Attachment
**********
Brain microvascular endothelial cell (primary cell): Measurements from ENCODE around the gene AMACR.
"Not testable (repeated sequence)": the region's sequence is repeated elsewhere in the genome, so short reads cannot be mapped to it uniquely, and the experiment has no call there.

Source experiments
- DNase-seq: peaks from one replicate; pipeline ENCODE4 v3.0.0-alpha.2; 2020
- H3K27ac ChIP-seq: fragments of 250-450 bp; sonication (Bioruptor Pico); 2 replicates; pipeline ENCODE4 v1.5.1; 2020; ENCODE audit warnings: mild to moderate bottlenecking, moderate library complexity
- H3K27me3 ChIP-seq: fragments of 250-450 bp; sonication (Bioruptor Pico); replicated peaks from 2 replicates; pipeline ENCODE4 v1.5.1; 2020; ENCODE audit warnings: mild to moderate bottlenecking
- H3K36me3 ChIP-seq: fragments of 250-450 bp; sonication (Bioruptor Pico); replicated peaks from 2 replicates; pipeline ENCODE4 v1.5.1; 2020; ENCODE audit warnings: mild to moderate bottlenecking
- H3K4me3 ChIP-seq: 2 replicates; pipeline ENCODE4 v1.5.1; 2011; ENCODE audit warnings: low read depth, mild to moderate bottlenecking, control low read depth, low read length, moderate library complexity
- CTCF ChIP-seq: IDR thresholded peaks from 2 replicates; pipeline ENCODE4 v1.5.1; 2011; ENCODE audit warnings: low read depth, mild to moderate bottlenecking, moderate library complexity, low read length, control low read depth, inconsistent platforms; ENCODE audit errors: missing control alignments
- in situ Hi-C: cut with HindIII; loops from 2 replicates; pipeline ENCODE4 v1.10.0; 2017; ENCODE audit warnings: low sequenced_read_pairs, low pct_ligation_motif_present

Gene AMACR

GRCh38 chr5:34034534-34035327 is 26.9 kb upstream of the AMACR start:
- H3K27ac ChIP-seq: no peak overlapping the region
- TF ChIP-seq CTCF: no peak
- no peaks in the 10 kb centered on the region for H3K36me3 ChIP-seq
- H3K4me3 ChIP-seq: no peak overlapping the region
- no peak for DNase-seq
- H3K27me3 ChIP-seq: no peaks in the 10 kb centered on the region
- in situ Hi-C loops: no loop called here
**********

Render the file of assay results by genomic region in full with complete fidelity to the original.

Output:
Brain microvascular endothelial cell (primary cell): Measurements from ENCODE around the gene AMACR.
"Not testable (repeated sequence)": the region's sequence is repeated elsewhere in the genome, so short reads cannot be mapped to it uniquely, and the experiment has no call there.

Source experiments
- DNase-seq: peaks from one replicate; pipeline ENCODE4 v3.0.0-alpha.2; 2020
- H3K27ac ChIP-seq: fragments of 250-450 bp; sonication (Bioruptor Pico); 2 replicates; pipeline ENCODE4 v1.5.1; 2020; ENCODE audit warnings: mild to moderate bottlenecking, moderate library complexity
- H3K27me3 ChIP-seq: fragments of 250-450 bp; sonication (Bioruptor Pico); replicated peaks from 2 replicates; pipeline ENCODE4 v1.5.1; 2020; ENCODE audit warnings: mild to moderate bottlenecking
- H3K36me3 ChIP-seq: fragments of 250-450 bp; sonication (Bioruptor Pico); replicated peaks from 2 replicates; pipeline ENCODE4 v1.5.1; 2020; ENCODE audit warnings: mild to moderate bottlenecking
- H3K4me3 ChIP-seq: 2 replicates; pipeline ENCODE4 v1.5.1; 2011; ENCODE audit warnings: low read depth, mild to moderate bottlenecking, control low read depth, low read length, moderate library complexity
- CTCF ChIP-seq: IDR thresholded peaks from 2 replicates; pipeline ENCODE4 v1.5.1; 2011; ENCODE audit warnings: low read depth, mild to moderate bottlenecking, moderate library complexity, low read length, control low read depth, inconsistent platforms; ENCODE audit errors: missing control alignments
- in situ Hi-C: cut with HindIII; loops from 2 replicates; pipeline ENCODE4 v1.10.0; 2017; ENCODE audit warnings: low sequenced_read_pairs, low pct_ligation_motif_present

Gene AMACR

GRCh38 chr5:34034534-34035327 is 26.9 kb upstream of the AMACR start:
- H3K27ac ChIP-seq: no peak overlapping the region
- TF ChIP-seq CTCF: no peak
- no peaks in the 10 kb centered on the region for H3K36me3 ChIP-seq
- H3K4me3 ChIP-seq: no peak overlapping the region
- no peak for DNase-seq
- H3K27me3 ChIP-seq: no peaks in the 10 kb centered on the region
- in situ Hi-C loops: no loop called here